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Ventura County plans to sue several businesses over closure orders

Ventura County sues several additional businesses
Ventura County sued several businesses for public health violations.

VENTURA, Calif. -- Ventura County is taking legal action against several gyms and restaurants for violating COVID health orders.

Despite the State and local orders, it's business as usual, both outdoors and indoors at Mrs. Olson's Coffee Hut in Oxnard.

“The second wave came around and they shut us down,” said Matt Brimigion, who is the owner of Mrs. Olson’s Coffee Hut. “They offered us no money to be shut down, and there is no end is sight when the shut down will be over. This took place 22 days before Christmas so, I decided to take a stand and open up.”

The iconic breakfast spot opened in 1974. Brimigion took over four years ago, but now he says he's in danger of losing the restaurant.

“The county themselves is trying to evict me,” said Brimigion. “They are going to put a lawsuit against me, now they are coming after me for the alcohol license.”

This comes as Ventura County filed injunctions against more than a dozen local businesses for operating indoors.

“Currently there are 18 businesses, and 10 have been recently authorized by the Board of Supervisors and seven that have been in court recently,” said Charles Genkel, who is with Environmental Health Division for Ventura County.

The 18 cases include Anytime Fitness in Ventura, Simi Valley, Camarillo, Westlake and Newbury Park, Fitness 19 in Thousand Oaks, Newbury Park, Simi Valley, Camarillo and Oxnard, House of Gains in Port Hueneme, Colosseum Bootcamp in Oxnard, Gold's Gym in Thousand Oaks, The Original Pizza Cookery in Thousand Oaks, Mrs. Olson’s Coffee Hut in Oxnard, Allison’s Country Café in Ventura, and Good Morning Cafe in Camarillo.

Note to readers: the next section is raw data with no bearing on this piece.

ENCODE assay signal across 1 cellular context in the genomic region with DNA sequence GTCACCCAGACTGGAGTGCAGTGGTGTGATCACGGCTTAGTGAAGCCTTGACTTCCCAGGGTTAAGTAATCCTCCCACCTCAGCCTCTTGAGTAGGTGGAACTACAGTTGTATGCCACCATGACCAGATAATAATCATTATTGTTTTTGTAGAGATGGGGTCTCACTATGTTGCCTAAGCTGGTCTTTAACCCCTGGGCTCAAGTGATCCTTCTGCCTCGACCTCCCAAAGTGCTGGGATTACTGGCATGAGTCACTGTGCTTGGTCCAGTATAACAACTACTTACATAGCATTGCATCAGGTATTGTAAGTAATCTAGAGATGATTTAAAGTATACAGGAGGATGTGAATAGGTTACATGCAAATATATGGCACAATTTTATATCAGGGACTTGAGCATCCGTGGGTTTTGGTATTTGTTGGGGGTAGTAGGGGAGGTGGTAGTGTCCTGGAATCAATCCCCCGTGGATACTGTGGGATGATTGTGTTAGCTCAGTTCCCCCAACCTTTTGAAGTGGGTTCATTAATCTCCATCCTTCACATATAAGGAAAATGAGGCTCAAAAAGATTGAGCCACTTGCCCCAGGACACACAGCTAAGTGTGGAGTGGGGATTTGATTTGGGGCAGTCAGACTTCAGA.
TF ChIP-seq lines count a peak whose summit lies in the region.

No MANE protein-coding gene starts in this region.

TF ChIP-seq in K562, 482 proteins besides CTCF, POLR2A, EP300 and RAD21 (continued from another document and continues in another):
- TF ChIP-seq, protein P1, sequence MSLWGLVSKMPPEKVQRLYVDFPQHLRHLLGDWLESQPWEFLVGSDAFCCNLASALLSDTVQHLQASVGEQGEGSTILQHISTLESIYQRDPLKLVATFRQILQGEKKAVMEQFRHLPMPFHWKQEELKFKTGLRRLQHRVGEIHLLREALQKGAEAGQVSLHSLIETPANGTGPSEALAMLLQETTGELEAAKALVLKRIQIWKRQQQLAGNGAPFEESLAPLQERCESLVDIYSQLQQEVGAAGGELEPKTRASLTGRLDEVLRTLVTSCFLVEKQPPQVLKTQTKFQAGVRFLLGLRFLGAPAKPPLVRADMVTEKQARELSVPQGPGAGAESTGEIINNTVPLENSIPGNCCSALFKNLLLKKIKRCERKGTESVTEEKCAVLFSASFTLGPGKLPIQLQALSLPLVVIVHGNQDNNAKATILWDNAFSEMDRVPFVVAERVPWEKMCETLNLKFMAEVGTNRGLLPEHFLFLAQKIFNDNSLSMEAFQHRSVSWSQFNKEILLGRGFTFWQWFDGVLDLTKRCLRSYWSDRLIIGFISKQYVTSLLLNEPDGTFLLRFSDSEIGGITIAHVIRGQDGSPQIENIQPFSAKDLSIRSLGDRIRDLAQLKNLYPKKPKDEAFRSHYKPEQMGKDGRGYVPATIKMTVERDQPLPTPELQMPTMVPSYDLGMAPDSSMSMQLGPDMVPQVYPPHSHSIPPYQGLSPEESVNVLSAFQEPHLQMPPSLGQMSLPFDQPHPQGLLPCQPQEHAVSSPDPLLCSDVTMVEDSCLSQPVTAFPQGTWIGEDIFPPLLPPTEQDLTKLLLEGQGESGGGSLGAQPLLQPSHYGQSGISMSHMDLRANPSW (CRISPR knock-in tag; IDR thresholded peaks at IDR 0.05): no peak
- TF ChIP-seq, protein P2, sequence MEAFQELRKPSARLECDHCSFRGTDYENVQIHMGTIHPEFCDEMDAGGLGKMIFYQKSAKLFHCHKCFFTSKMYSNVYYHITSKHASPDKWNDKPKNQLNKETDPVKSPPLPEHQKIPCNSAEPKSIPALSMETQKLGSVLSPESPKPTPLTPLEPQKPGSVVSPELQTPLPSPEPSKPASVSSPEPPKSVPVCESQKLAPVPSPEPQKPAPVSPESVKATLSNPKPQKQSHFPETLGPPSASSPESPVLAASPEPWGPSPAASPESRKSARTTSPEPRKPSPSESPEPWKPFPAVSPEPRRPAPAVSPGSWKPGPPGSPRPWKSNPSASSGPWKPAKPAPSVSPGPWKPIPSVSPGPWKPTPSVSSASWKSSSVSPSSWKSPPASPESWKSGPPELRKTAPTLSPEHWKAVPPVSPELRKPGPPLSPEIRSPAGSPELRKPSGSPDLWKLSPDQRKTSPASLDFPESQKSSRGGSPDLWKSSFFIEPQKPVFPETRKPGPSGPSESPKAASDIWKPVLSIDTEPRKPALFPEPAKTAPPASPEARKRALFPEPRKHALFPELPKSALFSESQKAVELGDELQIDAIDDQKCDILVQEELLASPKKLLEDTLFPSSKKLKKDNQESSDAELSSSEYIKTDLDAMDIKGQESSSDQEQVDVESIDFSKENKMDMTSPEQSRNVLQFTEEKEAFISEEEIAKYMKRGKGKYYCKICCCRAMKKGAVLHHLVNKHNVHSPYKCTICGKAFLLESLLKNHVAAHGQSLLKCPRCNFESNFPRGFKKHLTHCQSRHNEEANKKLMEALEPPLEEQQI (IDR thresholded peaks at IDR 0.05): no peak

After shutting down for several months at the beginning of the pandemic, owner Sally Ramos from Allison’s Country Cafe says they spent $35,000 on an outdoor dining area. Then they were ordered to shut down again. Ramos says staying closed is no longer an option, and takeout breakfast doesn't work.

“I don’t know if you have ever had a waffle in a box? Eggs in a box? We are just not that kind of business,” said Ramos.

“These businesses have ultimately defied the public health order,” said Genkel. “We have done a tremendous amount of outreach. We provided the education, and we have issued notices and they continue to operate.”

Many business owners say if they shut down again, they'll be shutting down for good.

“We all could just lose this industry altogether,” said Ramos. “I don’t want to drive around Ventura without all of us here, everything boarded up.”

“It is a lose lose situation for me,” said Brimigion. “If I stay closed, I lose everything. If I open, the county will force me to close and they come after me with taking away my alcohol license and trying to evict me. I have to stand up and fight. I have children I have to feed. I am just trying to survive.”

These restaurants said while they stay open they're still following CDC guidelines.

“If one of the people from the Health Department came here and showed me where I was spreading COVID at any point in time I would shut down,” said Brimigion. “The last thing I want to do is harm anyone in the community, but they don’t have any of that. I don’t feel like we are doing anything wrong. We have a right to make a living.”

Article Topic Follows: Ventura County

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Senerey de los Santos


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